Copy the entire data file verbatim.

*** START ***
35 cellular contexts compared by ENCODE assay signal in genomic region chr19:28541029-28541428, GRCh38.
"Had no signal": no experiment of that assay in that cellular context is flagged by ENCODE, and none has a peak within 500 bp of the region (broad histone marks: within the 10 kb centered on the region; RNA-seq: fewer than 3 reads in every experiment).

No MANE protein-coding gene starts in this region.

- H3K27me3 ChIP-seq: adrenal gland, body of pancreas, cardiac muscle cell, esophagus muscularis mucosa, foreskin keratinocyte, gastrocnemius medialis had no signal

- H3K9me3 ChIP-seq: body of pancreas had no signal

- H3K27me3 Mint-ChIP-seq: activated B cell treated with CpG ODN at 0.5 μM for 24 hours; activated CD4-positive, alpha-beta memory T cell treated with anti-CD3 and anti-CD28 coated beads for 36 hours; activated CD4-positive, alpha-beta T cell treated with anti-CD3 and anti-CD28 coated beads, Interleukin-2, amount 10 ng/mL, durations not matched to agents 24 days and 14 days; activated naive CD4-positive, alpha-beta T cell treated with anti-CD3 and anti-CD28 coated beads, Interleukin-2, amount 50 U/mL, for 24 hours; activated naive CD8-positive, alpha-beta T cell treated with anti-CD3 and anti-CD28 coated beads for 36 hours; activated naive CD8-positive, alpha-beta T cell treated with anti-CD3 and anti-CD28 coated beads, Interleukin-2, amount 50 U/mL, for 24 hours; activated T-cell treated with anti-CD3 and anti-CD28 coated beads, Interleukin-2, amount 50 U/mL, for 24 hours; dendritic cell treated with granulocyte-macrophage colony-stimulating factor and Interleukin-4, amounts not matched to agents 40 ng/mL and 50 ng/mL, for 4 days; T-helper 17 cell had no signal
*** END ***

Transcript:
35 cellular contexts compared by ENCODE assay signal in genomic region chr19:28541029-28541428, GRCh38.
"Had no signal": no experiment of that assay in that cellular context is flagged by ENCODE, and none has a peak within 500 bp of the region (broad histone marks: within the 10 kb centered on the region; RNA-seq: fewer than 3 reads in every experiment).

No MANE protein-coding gene starts in this region.

- H3K27me3 ChIP-seq: adrenal gland, body of pancreas, cardiac muscle cell, esophagus muscularis mucosa, foreskin keratinocyte, gastrocnemius medialis had no signal

- H3K9me3 ChIP-seq: body of pancreas had no signal

- H3K27me3 Mint-ChIP-seq: activated B cell treated with CpG ODN at 0.5 μM for 24 hours; activated CD4-positive, alpha-beta memory T cell treated with anti-CD3 and anti-CD28 coated beads for 36 hours; activated CD4-positive, alpha-beta T cell treated with anti-CD3 and anti-CD28 coated beads, Interleukin-2, amount 10 ng/mL, durations not matched to agents 24 days and 14 days; activated naive CD4-positive, alpha-beta T cell treated with anti-CD3 and anti-CD28 coated beads, Interleukin-2, amount 50 U/mL, for 24 hours; activated naive CD8-positive, alpha-beta T cell treated with anti-CD3 and anti-CD28 coated beads for 36 hours; activated naive CD8-positive, alpha-beta T cell treated with anti-CD3 and anti-CD28 coated beads, Interleukin-2, amount 50 U/mL, for 24 hours; activated T-cell treated with anti-CD3 and anti-CD28 coated beads, Interleukin-2, amount 50 U/mL, for 24 hours; dendritic cell treated with granulocyte-macrophage colony-stimulating factor and Interleukin-4, amounts not matched to agents 40 ng/mL and 50 ng/mL, for 4 days; T-helper 17 cell had no signal